Life after my tendon transfer surgery is wonderful! I have personally gained the ability to straighten (extend) my arm.
Although I still have more strength to gain, the additional ability has already improved my ability in self-care and increased independence. To name a few new things that I can do – I can push light objects away from me, reaching out and flipping a light switch on and off, sliding something on a table and reaching over my head and not having my hand smack me in the face.
Several exciting things have occurred since I have been home from rehabilitation. I was featured in the local Sowal Life newspaper. The story was titled “Life Rolls On” and it certainly does!
Returning to work was a blessing. Many of my colleagues have become part of my everyday support system. Work as a Realtor is validating and always offers a sense of adventure (everyday is different in this occupation). My new found strength, following my surgery in Atlanta, has improved my abilities at work as well. I am happy to report that business is on the rise in the panhandle of Florida! My tendon replacement has positioned me for greater success.
I have returned to doing things with my daughter, which of course is my favorite thing in the world to do! And what about hugging? I am ecstatic that everyday I provide Summer with hugs, each time feeling like perhaps I am hugging her a little tighter. I am now able to open both arms wide to signal to her to come over for a two-arm hug.
I do not want to rain on this parade but everything has not been perfect. Although I have much more range of motion with my arms my shoulders, biceps and wrist are still a little bit weaker prior to the surgery. I sustained a lot of atrophy in the time while I wore the cast and was splinted. My biggest regret, or possibly my only regret, is not strengthening more prior to the surgery. The surgeon advised me to do more therapy than I ever had done before the surgery and I did not listen. This is probably why I am struggling to get back some of the strength I had.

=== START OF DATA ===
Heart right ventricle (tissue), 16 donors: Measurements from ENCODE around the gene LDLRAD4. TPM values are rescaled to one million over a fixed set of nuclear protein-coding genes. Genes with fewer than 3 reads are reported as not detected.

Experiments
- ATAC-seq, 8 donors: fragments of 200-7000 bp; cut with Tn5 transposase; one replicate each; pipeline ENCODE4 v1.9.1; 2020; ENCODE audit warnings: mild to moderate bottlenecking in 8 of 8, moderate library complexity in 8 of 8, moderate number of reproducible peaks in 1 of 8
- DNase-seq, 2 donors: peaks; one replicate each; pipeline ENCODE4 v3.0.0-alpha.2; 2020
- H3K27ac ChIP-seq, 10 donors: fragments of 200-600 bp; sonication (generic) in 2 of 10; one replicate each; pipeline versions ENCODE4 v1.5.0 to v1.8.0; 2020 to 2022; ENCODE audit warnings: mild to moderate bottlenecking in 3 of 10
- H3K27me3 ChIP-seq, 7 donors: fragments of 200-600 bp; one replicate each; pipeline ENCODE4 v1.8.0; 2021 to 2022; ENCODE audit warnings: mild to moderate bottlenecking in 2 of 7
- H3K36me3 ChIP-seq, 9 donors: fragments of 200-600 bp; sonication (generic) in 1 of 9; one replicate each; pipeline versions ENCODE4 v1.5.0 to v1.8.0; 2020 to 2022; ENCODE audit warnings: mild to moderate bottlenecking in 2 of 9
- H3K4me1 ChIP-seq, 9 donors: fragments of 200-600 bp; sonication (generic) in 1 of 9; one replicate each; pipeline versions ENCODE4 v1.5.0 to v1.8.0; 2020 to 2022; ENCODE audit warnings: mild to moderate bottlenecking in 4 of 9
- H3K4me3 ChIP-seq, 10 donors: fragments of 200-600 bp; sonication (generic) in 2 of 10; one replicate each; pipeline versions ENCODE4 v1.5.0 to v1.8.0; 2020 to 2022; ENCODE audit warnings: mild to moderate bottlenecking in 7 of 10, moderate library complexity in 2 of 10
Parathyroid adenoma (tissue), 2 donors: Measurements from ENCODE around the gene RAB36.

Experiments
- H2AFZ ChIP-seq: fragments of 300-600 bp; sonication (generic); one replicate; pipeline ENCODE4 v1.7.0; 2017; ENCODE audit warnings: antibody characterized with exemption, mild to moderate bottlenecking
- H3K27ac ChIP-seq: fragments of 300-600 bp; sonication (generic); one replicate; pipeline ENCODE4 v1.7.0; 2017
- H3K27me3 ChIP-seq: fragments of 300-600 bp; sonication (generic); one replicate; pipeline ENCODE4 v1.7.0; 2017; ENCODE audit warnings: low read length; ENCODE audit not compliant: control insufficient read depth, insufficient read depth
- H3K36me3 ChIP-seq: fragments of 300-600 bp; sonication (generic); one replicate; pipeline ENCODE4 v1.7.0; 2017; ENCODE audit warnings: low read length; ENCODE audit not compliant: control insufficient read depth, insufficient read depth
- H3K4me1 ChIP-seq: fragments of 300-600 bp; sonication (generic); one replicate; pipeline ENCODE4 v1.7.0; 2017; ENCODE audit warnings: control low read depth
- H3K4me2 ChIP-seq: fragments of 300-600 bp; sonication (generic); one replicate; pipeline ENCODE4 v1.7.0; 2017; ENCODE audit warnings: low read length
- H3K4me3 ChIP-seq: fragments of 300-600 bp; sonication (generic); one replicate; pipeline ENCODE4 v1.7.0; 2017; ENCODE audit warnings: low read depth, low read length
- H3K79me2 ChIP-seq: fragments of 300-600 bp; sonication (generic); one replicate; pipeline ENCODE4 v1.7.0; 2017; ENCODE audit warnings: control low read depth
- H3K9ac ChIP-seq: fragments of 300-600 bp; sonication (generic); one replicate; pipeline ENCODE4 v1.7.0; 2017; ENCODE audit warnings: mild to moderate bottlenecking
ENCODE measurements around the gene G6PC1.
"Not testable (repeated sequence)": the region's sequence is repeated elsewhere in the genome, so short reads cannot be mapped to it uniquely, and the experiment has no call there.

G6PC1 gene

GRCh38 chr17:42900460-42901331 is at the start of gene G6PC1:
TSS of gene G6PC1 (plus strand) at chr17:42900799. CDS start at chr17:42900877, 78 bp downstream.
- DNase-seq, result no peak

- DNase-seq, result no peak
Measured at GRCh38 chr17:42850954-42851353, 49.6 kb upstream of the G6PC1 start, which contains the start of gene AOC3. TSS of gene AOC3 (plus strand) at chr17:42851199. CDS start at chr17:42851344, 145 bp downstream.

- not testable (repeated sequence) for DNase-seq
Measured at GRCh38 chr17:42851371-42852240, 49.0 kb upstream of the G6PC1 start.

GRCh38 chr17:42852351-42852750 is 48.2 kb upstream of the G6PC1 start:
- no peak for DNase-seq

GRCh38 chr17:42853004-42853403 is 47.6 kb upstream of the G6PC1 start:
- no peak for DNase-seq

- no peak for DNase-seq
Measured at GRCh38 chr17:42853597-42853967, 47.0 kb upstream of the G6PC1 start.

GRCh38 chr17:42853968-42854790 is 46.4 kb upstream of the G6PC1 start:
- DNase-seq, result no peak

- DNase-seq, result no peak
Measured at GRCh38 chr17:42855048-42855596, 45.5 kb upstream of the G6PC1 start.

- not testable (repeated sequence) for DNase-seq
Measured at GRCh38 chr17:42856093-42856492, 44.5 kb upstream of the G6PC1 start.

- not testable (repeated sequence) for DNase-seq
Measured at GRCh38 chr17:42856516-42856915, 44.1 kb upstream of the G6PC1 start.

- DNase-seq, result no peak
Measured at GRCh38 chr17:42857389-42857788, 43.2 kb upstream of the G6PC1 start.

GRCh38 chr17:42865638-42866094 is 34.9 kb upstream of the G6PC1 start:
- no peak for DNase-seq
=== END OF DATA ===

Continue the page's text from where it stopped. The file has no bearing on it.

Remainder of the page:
I am very confident that all of my strength will return and my tendon transfer will get much stronger. I am still going to physical therapy three times per week. As anyone with a spinal cord injury knows, physical progress is at a snail’s pace. We must be patient.
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The opinions and experiences presented herein are for informational use only. Individual results may vary depending on your condition. Always consult with your health care professional. This individual has been compensated by Bard Medical for the time and effort in preparing this article for BARD’s further use and distribution. BMD/BMDA/0716/0260